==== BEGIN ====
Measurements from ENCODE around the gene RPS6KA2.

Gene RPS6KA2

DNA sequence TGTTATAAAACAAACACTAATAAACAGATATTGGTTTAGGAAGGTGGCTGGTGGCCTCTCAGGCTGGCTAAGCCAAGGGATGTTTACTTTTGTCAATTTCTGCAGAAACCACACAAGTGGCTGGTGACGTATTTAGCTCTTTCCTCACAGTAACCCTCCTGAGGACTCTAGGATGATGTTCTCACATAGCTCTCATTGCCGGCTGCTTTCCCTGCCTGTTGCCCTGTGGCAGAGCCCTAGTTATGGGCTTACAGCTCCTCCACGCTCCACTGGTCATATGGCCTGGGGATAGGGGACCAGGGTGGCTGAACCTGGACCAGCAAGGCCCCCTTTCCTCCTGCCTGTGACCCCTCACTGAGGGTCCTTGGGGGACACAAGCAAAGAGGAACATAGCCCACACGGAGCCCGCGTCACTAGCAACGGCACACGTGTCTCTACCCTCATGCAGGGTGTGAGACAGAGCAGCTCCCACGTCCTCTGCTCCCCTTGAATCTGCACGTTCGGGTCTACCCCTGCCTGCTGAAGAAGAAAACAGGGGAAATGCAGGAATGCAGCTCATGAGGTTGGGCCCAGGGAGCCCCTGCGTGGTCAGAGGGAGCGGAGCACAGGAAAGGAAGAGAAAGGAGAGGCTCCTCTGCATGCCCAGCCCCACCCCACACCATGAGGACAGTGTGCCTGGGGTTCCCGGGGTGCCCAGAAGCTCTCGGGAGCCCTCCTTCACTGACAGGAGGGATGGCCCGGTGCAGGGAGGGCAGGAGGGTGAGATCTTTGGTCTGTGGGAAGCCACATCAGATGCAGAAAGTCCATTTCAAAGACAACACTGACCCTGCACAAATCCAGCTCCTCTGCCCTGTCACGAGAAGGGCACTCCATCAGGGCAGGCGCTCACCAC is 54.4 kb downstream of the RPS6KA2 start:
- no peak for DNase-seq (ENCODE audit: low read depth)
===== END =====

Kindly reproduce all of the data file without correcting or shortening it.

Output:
Measurements from ENCODE around the gene RPS6KA2.

Gene RPS6KA2

DNA sequence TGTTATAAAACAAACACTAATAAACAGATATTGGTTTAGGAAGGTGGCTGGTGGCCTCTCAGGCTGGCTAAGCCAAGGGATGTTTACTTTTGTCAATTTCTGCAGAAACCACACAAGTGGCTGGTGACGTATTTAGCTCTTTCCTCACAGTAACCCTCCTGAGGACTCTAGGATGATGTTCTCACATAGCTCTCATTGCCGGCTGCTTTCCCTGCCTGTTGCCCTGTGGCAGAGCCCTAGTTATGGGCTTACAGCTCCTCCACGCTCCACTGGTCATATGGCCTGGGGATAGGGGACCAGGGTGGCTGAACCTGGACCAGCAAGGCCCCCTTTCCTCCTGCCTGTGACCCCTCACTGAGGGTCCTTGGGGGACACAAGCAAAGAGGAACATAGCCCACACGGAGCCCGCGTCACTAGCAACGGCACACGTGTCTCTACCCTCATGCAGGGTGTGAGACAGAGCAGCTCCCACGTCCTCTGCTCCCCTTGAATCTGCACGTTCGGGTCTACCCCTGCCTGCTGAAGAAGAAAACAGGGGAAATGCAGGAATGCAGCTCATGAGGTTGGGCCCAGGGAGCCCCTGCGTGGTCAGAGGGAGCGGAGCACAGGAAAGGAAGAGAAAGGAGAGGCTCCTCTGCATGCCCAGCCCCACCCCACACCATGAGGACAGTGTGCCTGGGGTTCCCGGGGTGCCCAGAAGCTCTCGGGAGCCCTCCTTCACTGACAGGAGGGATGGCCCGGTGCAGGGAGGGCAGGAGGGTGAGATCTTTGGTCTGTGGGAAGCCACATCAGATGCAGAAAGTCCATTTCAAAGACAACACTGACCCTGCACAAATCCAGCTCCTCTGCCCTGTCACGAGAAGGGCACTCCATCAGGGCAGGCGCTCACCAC is 54.4 kb downstream of the RPS6KA2 start:
- no peak for DNase-seq (ENCODE audit: low read depth)